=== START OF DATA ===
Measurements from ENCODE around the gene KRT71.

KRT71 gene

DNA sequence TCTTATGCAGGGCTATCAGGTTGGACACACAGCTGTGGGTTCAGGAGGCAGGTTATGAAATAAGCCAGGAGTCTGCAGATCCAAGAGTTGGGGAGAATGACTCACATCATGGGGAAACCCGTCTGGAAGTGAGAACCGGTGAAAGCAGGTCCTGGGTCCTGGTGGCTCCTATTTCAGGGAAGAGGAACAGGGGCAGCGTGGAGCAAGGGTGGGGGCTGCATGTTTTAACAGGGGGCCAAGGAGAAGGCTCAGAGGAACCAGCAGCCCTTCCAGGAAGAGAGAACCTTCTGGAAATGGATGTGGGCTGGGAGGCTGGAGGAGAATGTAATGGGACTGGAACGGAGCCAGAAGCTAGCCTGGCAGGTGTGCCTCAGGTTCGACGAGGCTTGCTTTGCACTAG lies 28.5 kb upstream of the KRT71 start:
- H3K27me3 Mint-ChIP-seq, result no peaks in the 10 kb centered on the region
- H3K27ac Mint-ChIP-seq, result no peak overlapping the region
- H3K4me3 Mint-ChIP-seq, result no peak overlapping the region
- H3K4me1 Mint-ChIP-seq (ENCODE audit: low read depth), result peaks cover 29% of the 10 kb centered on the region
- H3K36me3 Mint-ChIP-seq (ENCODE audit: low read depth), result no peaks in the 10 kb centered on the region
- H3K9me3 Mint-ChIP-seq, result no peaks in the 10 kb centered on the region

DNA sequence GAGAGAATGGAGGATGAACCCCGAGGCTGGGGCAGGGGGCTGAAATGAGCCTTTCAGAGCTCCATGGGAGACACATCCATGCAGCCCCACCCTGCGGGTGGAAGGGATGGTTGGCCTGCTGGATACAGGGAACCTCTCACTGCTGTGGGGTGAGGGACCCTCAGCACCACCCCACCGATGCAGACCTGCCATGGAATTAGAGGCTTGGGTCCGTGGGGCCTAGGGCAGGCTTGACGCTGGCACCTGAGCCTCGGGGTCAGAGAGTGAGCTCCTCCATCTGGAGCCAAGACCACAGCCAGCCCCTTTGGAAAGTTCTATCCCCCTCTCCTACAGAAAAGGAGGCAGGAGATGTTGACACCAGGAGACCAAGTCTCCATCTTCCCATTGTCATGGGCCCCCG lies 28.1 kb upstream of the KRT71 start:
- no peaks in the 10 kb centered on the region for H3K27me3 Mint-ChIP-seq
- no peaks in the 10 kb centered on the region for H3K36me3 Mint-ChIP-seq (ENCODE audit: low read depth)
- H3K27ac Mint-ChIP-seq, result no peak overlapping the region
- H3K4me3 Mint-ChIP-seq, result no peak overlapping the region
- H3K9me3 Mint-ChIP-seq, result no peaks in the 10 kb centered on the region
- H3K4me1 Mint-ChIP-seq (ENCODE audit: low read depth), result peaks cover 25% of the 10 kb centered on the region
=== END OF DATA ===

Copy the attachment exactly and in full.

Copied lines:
Measurements from ENCODE around the gene KRT71.

KRT71 gene

DNA sequence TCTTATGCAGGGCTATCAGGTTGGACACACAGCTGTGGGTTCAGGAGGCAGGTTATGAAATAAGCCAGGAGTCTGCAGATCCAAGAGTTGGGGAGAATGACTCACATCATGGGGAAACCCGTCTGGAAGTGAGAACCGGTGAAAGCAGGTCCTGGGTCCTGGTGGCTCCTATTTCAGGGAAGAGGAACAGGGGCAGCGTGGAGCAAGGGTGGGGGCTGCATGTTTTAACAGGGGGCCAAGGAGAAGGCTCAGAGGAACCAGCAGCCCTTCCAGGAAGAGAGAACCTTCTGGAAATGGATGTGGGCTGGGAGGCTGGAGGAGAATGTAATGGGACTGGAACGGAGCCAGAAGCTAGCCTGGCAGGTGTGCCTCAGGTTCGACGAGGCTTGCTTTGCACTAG lies 28.5 kb upstream of the KRT71 start:
- H3K27me3 Mint-ChIP-seq, result no peaks in the 10 kb centered on the region
- H3K27ac Mint-ChIP-seq, result no peak overlapping the region
- H3K4me3 Mint-ChIP-seq, result no peak overlapping the region
- H3K4me1 Mint-ChIP-seq (ENCODE audit: low read depth), result peaks cover 29% of the 10 kb centered on the region
- H3K36me3 Mint-ChIP-seq (ENCODE audit: low read depth), result no peaks in the 10 kb centered on the region
- H3K9me3 Mint-ChIP-seq, result no peaks in the 10 kb centered on the region

DNA sequence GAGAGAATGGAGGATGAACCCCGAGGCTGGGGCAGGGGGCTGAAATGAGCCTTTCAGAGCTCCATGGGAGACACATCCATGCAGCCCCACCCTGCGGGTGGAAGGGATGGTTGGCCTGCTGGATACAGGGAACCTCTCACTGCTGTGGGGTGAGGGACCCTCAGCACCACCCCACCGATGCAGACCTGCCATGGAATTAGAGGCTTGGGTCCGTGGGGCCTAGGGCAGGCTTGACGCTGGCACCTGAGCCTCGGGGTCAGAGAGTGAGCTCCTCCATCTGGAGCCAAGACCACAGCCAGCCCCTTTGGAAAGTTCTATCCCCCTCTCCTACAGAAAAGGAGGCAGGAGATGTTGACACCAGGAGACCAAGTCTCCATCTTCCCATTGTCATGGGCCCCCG lies 28.1 kb upstream of the KRT71 start:
- no peaks in the 10 kb centered on the region for H3K27me3 Mint-ChIP-seq
- no peaks in the 10 kb centered on the region for H3K36me3 Mint-ChIP-seq (ENCODE audit: low read depth)
- H3K27ac Mint-ChIP-seq, result no peak overlapping the region
- H3K4me3 Mint-ChIP-seq, result no peak overlapping the region
- H3K9me3 Mint-ChIP-seq, result no peaks in the 10 kb centered on the region
- H3K4me1 Mint-ChIP-seq (ENCODE audit: low read depth), result peaks cover 25% of the 10 kb centered on the region